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3. Investigation and interrogation

In this session, we will look at how certain police investigation and interrogation techniques might clash with rights. In the course of the investigation, the police may be authorized to take steps which, if not strictly justified, would unlawfully intrude with the liberty of citizens. The Supreme Court has recognized that, short of arrest (see previous session), there is such a thing as short term "investigative detention" and an attendant power to search a suspect. There is a significant case law about the sort of warrantless searches that the police can conduct outside someone's home or without actually searching individuals. The question is how much information the police can glean from outside for example through sniffer dogs, heat detection cameras, hydro bills or wiretaps. All of these are crucial for investigative purposes and fall short of more coercive means of investigation, but concerns about privacy remain. The courts will review the evidence that was submitted to justify wiretapping carefully, for example, although as always will try to strike a balance between the rights protected and the legitimate demands of criminal investigations.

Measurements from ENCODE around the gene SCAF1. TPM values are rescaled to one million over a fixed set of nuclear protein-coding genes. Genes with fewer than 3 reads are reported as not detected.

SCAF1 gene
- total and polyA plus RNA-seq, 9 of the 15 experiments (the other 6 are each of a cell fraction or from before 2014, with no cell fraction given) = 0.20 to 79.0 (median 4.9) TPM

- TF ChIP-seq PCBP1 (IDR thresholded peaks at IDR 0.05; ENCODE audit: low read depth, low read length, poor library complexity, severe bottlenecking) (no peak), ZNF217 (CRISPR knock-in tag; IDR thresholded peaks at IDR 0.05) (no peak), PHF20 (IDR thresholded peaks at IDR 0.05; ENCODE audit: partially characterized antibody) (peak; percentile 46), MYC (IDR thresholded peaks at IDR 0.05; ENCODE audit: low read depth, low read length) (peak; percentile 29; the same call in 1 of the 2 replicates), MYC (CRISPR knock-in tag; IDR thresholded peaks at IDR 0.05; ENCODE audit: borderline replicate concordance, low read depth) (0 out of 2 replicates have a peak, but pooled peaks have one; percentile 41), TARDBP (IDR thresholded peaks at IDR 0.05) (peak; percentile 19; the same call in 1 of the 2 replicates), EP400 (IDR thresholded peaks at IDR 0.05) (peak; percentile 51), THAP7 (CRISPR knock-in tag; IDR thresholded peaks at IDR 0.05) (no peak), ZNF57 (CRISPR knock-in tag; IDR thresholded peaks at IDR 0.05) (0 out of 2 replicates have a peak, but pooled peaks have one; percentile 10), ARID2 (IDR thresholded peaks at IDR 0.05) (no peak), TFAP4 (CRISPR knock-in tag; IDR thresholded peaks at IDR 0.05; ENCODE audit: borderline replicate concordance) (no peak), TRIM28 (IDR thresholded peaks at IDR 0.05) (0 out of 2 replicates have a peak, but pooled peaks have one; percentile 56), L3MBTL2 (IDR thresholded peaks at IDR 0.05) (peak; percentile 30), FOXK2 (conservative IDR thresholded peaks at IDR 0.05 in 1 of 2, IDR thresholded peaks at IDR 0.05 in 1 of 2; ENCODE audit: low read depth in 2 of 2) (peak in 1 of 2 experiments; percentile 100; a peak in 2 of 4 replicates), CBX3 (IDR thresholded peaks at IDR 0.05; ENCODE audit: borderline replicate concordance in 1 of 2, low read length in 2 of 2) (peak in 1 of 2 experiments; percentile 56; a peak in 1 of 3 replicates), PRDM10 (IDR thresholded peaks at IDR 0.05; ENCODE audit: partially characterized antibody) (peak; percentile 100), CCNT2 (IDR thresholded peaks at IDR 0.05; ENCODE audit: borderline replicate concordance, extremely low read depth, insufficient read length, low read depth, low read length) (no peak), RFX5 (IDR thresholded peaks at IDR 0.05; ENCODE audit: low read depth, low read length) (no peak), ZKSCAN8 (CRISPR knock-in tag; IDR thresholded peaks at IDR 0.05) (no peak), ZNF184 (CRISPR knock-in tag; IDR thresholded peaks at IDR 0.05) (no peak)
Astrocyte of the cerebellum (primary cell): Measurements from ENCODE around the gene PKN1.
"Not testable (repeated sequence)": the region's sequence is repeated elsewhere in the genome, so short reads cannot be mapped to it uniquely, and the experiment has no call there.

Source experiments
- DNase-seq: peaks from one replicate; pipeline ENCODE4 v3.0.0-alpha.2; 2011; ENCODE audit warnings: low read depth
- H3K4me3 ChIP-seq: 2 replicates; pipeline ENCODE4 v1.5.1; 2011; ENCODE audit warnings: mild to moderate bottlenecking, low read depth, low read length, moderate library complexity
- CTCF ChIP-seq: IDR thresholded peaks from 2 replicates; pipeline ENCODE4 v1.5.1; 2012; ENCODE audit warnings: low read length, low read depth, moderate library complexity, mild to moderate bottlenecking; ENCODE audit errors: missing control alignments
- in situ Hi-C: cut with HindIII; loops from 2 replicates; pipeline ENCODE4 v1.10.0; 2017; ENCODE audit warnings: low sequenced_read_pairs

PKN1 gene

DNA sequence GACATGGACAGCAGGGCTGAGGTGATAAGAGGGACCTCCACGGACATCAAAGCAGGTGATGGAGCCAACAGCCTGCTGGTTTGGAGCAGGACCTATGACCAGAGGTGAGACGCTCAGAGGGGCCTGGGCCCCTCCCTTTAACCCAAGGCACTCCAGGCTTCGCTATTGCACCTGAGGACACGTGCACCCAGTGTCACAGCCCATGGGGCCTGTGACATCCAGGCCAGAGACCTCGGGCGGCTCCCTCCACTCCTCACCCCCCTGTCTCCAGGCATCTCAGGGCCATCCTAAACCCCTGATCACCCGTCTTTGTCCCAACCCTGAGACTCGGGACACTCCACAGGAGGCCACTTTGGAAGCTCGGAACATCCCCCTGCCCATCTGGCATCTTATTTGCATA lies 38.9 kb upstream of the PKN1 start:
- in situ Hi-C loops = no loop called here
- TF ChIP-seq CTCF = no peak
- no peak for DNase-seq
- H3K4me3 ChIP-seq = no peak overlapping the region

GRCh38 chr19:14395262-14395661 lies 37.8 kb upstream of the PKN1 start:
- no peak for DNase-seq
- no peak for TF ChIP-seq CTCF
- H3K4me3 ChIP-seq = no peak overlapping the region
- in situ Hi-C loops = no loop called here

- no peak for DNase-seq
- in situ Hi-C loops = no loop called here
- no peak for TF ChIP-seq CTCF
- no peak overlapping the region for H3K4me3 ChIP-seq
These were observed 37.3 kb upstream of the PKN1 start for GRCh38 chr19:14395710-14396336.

It is important to distinguish between pre-arrest and post-arrest interrogation. Before someone is arrested, they may be asked questions in the course of an investigation. The Supreme Court has recognized that this flows from the possibility of "investigative detention." By the time they have arrested someone, the police have more significant prerogatives. The goal of an interrogation is to reveal evidence and a degree of manipulation is part of that exercise. However, certain techniques are clearly off limits. The most obvious example would be torture but even without going that far, Canadian courts have been wary of interrogation techniques that involve bullying or trickery. The so-called "Reid technique" has come under attack in both Canada and the US as highly problematic, even more so when used against mere witnesses.

Note: this session is connected to subsequent sessions on exclusion of evidence, entrapment, and imaginary offenses all of which will be examined in detail later.
Class Preparation:
"…it may seem counterintuitive that people would confess to a crime that they did not commit…however, this intuition is not always correct. A large body of literature has developed documenting hundreds of cases where confessions have been proven false by DNA evidence, subsequent confessions by the true perpetrator, and other such independent sources of evidence.”

Justice Iacobucci, R. v. Oickle, [2000] 2 S.C.R. 3 at para. 35.